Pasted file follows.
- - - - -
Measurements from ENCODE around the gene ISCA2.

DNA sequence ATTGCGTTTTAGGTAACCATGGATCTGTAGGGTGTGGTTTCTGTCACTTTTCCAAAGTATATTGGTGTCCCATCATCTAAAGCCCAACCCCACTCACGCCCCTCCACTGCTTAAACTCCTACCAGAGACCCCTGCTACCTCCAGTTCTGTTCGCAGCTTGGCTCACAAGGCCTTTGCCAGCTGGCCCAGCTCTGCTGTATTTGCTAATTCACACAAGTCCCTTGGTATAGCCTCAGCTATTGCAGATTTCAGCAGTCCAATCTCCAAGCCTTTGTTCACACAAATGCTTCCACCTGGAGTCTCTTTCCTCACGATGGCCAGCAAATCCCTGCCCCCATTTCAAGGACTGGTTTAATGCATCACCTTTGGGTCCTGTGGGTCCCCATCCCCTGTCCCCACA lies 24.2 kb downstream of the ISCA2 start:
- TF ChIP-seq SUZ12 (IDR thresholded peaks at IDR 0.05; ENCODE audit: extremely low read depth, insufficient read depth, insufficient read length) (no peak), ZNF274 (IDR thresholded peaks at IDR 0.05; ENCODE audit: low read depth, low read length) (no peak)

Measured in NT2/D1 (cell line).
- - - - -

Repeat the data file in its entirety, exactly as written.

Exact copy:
Measurements from ENCODE around the gene ISCA2.

DNA sequence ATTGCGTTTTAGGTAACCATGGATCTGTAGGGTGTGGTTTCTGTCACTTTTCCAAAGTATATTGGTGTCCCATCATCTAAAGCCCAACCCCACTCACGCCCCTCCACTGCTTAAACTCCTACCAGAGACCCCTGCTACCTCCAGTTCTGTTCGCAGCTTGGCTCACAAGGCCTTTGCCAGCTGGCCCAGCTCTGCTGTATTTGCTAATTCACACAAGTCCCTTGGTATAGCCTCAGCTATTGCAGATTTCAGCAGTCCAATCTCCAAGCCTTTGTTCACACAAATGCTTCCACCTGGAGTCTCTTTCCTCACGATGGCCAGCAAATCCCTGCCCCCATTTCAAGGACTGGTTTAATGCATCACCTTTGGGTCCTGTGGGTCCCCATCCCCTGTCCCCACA lies 24.2 kb downstream of the ISCA2 start:
- TF ChIP-seq SUZ12 (IDR thresholded peaks at IDR 0.05; ENCODE audit: extremely low read depth, insufficient read depth, insufficient read length) (no peak), ZNF274 (IDR thresholded peaks at IDR 0.05; ENCODE audit: low read depth, low read length) (no peak)

Measured in NT2/D1 (cell line).